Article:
First Date: Feb-22 - Last Date: Mar-07
    First Date: Mar-28 - Last Date: May-16
    First Date: Sep-17 - Last Date: Oct-29
  • Choose a location with loose, well-drained soil containing plenty of organic matter.
  • Strawberries may also be planted in containers or pyramid gardens, as an edging for flower and shrub borders or in matted beds and rows.
  • To grow in rows, space strawberry plants 18-24 inches apart in rows 3-5 feet apart. Runners will form new plants and eventually form a solid bed.

Planting Bare Root Plants:

  • Soak roots in lukewarm water two hours before planting.
  • Trim roots to 3 inches long and pick off any blossoms or dead leaves.
  • Using a trowel, open a hole large enough to spread roots out without bunching roots.
  • Set plants in the hole so that the crown is level with the surrounding soil line.
  • Press soil firmly against roots.
  • Water frequently until plants are growing vigorously.

Planting Potted Plants:

  • Make sure the root ball is sufficiently moist.
  • Carefully unpot the plant.
  • Set plants so the crown is level with the surround soil line.
  • Back fill the hole with soil and press soil firmly against the root ball.
  • Water frequently until plants are growing vigorously.
  • Apply a light mulch to keep weeds down, conserve moisture and keep fruit clean.
  • After harvest, remove old foliage. Be careful not to injure the crowns.
  • Fertilize beds in early summer and again in September with a balanced fertilizer. Do not fertilize if plants are flowering.
  • Watering is very important in early summer and September. 
  • Note that June-bearing plants produce the second year after planting. Cut all runners off during the first year, leave 2-3 runners the second year.
  • Winter protection for all strawberry varieties is important in most northern areas. Apply a mulch of straw or other loose organic matter 2-3 inches deep over the plants after the ground freezes but before the temperature drops below 20 degrees F. In spring, pull the mulch back into the rows.
  • Pick the fruit as it ripens, when fully red.
  • Pick with a short piece of stalk attached.
  • Regular picking will help keep the plants fruiting.
  • Fruits are best eaten straight off the plants, and may be kept for up to a week in the refrigerator if kept dry. They are also easily frozen, or made into preserves.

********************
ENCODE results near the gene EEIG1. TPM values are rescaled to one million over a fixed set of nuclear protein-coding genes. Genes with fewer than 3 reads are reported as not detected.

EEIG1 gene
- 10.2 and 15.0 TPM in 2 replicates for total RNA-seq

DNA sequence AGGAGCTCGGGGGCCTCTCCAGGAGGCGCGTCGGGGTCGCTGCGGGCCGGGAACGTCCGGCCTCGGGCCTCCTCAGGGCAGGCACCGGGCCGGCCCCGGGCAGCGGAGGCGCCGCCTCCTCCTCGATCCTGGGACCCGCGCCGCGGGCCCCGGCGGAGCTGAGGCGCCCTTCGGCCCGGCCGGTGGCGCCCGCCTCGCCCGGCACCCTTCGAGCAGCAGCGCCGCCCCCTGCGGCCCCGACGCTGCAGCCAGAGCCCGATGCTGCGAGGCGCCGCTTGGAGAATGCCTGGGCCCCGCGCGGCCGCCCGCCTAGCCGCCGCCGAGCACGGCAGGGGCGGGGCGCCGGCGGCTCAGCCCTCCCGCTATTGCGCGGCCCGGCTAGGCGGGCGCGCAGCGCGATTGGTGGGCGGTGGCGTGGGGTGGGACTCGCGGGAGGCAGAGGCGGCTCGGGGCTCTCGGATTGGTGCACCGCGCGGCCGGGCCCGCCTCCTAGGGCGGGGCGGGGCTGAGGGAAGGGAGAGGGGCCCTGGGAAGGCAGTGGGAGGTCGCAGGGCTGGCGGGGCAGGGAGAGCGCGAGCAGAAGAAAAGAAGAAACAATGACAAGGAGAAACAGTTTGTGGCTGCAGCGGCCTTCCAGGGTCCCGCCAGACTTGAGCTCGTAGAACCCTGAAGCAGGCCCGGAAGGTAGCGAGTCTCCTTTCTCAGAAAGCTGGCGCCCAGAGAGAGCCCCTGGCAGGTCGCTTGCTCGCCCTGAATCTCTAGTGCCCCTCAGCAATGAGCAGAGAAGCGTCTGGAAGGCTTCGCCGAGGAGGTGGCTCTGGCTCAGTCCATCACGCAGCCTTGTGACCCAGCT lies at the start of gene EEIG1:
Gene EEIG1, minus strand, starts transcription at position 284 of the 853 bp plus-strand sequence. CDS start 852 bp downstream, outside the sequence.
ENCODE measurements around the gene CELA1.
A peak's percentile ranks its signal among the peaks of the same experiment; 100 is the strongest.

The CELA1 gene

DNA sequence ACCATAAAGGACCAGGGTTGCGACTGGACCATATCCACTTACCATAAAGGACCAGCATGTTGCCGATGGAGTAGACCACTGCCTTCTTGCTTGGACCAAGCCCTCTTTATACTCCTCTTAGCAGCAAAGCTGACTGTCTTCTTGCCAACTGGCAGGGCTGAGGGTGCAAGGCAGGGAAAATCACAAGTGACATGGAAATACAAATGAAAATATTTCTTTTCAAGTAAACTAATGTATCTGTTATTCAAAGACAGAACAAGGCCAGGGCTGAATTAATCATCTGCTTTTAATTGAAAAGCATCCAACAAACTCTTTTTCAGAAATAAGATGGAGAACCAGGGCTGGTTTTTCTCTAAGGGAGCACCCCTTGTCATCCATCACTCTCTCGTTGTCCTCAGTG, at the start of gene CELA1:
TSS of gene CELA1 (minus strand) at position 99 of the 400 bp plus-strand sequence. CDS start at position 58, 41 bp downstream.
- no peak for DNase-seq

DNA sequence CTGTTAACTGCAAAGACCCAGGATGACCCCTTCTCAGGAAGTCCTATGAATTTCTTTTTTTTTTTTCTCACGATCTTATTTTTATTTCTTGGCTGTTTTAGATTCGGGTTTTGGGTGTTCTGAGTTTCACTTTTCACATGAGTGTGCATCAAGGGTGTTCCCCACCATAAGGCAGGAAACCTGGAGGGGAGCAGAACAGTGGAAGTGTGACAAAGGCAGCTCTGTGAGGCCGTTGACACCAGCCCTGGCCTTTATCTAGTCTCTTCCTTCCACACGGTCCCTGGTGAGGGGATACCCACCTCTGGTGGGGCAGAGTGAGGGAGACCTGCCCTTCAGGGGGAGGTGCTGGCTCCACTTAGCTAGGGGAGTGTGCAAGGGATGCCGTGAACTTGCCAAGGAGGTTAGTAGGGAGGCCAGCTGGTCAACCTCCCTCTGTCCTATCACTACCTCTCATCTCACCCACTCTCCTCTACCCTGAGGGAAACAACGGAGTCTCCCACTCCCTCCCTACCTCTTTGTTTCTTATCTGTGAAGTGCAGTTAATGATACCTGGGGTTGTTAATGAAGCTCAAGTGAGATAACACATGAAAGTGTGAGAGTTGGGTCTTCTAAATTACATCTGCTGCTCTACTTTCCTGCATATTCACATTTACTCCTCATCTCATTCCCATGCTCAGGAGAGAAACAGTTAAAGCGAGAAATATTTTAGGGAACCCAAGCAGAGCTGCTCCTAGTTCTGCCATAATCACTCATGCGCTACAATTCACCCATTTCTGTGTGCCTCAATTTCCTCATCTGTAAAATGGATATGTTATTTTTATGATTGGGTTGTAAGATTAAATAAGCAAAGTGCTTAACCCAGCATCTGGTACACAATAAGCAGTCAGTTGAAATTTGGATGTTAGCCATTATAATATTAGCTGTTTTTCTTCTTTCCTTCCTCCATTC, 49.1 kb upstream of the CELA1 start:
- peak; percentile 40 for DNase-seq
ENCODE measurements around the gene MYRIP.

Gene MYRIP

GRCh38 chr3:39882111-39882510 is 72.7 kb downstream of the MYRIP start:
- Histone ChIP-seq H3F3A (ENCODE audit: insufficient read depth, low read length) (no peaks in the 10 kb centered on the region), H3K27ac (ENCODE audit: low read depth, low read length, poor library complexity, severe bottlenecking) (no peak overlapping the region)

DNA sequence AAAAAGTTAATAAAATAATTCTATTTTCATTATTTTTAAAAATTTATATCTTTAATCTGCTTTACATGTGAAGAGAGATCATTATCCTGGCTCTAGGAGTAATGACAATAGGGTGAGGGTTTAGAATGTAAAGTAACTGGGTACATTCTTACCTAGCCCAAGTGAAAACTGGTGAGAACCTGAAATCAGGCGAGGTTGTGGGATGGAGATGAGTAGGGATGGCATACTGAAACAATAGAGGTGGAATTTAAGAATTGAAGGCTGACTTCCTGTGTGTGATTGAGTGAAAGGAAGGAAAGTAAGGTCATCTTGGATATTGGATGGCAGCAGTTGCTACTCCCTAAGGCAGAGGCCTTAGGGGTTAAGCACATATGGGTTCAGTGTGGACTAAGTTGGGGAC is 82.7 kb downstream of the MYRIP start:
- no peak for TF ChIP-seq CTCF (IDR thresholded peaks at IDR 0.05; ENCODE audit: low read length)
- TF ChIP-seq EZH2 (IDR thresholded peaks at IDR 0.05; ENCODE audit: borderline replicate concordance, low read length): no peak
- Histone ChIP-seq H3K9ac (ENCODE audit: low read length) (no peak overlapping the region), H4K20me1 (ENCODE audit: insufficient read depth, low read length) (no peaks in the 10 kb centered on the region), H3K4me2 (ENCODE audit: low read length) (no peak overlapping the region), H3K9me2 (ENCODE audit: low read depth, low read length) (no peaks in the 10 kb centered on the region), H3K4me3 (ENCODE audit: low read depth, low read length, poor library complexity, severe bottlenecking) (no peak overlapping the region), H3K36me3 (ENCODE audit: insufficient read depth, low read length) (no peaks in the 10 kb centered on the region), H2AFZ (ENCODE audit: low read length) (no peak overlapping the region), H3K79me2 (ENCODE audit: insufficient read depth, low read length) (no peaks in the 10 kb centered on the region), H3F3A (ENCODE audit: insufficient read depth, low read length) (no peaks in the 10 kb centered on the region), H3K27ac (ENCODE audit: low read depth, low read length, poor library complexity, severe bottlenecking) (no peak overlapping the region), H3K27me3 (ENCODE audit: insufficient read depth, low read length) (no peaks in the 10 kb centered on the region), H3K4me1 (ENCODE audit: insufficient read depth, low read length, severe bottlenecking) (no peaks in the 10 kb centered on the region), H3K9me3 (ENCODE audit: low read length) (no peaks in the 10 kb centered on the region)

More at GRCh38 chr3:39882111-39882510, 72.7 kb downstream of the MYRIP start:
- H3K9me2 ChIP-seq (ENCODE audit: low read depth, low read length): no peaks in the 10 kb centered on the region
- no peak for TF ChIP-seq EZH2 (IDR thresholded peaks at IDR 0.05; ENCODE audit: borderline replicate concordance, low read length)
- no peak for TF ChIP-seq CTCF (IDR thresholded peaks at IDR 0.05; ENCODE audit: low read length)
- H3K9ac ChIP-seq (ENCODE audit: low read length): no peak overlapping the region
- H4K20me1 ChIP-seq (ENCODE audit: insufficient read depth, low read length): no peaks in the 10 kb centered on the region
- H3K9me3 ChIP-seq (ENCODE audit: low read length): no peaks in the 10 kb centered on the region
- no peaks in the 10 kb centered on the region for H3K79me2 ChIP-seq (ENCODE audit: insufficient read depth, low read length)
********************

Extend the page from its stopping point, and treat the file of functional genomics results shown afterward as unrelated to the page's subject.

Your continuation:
Full Sun
12 inches
24-36 inches
Fruit Bearing
Growth Habit
Life Cycle
Ornamental Use
Beds, Borders, Container
Harvest Season
Strawberry, Jewel is rated 4.4 out of 5 by 5.
Rated 5 out of 5 by from EXTREMELY Satisfied! I had just received an order of these strawberry jewel bare roots. I was extremely surprised at how fresh this batch was the moment I opened it. The bag had condensation, which is the first indication of fresh roots that had recently been packed in. I unwrapped them and counted exactly 25, and every single one had green growth on their crowns!! Which undoubtedly shows they are viable. I am very pleased with them. With my previous experience with another brand name of Eversweet strawberry bare roots, the entire batch I bought from that store (of which I will not name because it could of been a mistake, or my fault for buying them late into spring) had a dry bag of very dead-looking roots. It being my first time, I still gave them a try, and 5 out of 20 of those roots revived and reproduced which had miraculously paid for itself by the second year, which it has now barred fruit with absolutely no problems of disease. However, I'm glad I chose to try a new variety of bare roots. My expectations are set high for this batch shipped in straight by Burpee. Hoping these Jewel strawberries are hardy enough to survive my southern location of zone 8. I can't wait to see these babies grow! :-)